See "Government to fund campaign to stamp out anti-gay bullying in schools", Telegraph, 29 October 2014 http://www.telegraph.co.uk/education/educationnews/11193812/Government-to-fund-campaign-to-stamp-out-anti-gay-bullying-in-schools.html)

Safe at School supports parents who object to inappropriate sex education.

Antonia Tully of Safe at School told the media earlier today:
"Tax-paying parents will soon become aware that their money is actually being spent on the promotion of homosexuality. This has certainly been the experience of parents at Welford Primary School in Birmingham, who are protesting against the introduction of a teaching programme named Challenging Homophobia in Primary Schools (CHIPS). CHIPS was introduced without any parental consultation and many parents in the school are worried sick about what their children are being taught."  
The CHIPS programme includes getting six and seven year-old children to design a dress for a "princess boy", getting little girls of six to role play lesbian mothers, and showing 10-11 year old children a news report about a transgender six year-old. See the related press release Birmingham parents call on Council to get CHIPS out of their school A review of CHIPS can be read online.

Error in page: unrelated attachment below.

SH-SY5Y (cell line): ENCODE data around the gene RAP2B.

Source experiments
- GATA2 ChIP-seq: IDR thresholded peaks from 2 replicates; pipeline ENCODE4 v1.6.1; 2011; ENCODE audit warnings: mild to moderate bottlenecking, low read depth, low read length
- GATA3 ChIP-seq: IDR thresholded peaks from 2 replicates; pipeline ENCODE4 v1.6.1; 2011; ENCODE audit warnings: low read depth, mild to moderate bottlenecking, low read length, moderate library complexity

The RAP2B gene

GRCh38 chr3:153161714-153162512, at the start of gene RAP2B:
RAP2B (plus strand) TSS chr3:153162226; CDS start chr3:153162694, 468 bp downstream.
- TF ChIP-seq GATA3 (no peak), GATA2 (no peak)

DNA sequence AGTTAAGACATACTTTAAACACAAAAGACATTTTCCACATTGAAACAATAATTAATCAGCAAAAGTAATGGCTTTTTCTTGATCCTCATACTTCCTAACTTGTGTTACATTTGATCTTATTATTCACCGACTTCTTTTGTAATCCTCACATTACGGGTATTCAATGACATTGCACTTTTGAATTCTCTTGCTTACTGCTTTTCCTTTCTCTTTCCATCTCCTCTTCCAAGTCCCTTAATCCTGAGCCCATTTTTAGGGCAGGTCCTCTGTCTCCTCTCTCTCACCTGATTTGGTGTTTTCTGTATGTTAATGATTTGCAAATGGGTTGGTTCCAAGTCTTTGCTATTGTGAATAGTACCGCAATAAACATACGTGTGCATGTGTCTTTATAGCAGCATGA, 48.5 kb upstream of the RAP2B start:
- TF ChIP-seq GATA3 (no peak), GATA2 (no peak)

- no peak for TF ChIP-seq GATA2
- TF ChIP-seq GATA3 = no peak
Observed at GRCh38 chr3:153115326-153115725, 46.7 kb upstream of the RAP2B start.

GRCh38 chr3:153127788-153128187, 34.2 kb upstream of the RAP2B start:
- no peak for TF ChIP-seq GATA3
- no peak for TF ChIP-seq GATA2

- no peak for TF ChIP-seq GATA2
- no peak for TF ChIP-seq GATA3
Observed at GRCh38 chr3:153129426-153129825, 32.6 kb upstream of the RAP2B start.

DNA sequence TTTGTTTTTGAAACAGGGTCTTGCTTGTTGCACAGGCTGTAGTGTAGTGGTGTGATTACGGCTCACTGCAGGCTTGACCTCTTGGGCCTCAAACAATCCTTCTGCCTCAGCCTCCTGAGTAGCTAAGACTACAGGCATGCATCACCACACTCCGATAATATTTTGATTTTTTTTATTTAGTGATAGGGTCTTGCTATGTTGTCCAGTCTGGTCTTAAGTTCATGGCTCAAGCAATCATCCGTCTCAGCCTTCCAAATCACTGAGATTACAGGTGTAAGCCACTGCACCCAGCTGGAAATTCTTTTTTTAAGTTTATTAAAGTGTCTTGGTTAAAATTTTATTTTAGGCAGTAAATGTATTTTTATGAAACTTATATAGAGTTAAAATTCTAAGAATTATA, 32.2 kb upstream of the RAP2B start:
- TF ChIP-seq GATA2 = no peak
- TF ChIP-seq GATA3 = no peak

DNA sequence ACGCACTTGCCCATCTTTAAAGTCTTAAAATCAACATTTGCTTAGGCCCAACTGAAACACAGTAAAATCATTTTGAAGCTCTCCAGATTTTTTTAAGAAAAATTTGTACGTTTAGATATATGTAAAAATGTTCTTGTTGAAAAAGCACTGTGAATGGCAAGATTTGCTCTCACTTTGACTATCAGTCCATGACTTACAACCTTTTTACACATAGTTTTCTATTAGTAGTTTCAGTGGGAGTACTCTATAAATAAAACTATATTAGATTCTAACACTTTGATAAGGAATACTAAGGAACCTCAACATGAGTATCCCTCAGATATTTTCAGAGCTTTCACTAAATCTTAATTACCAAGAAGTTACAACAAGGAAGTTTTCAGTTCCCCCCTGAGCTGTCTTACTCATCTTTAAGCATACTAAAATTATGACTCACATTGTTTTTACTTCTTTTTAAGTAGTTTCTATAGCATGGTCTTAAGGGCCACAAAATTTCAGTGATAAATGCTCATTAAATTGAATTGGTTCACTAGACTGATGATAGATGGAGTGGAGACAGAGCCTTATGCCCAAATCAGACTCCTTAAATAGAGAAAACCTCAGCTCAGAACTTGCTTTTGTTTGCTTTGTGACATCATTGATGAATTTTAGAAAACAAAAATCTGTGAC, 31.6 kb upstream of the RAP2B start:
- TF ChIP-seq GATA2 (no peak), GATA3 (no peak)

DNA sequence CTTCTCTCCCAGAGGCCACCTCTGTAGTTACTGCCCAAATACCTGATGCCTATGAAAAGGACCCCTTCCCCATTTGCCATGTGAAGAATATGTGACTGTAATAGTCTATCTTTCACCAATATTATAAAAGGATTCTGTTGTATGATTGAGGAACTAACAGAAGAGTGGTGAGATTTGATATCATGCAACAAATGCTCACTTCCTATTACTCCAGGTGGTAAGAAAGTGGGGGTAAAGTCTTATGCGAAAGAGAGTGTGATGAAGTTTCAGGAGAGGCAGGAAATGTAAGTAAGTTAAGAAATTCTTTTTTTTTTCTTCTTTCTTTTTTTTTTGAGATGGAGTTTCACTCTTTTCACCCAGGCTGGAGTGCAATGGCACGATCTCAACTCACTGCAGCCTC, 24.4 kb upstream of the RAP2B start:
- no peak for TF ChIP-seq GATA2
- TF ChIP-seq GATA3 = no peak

The stress on homophobic bullying could result in other incidents of bullying being overlooked. In 2012 Ofsted brought out a report:  "No place for bullying" http://www.ofsted.gov.uk/resources/no-place-for-bullying This report placed a great emphasis on homophobic bullying. Yet in Ofsted's sample of 1,060 pupils, children and teenagers spoke of being bullied for being too clever, having a learning disability, being too fat and wearing glasses, among other things. Ofsted could only find three primary school and five secondary school pupils seemingly bullied over sexuality.

Antonia concluded:
"We're advising parents to insist that any advice given by the new government-funded advisers does not indoctrinate children or undermine parents."
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Thursday, 23 October 2014

Please join us in a minute's silence on Monday for unborn children

Rhoslyn Thomas, SPUC's youth officer, has initiated a call for people to hold a one minute silence on Monday for unborn children. Here are the details, courtesy of Rhoslyn:
On Monday 27 October, we commemorate the 47th anniversary of Royal Assent given to the Abortion Act by Queen Elizabeth II. Royal Assent is approval of a law passed by a nation’s parliament, given by the constitutional monarch.

We will be holding a minute’s silence on Monday, 27 October 2014 (this Monday) at 11.04am (the time when Royal Assent was given) to remember the (over) 8 million unborn babies (including those aborted in Scotland), who have been killed in the womb since the passing of the Abortion Act.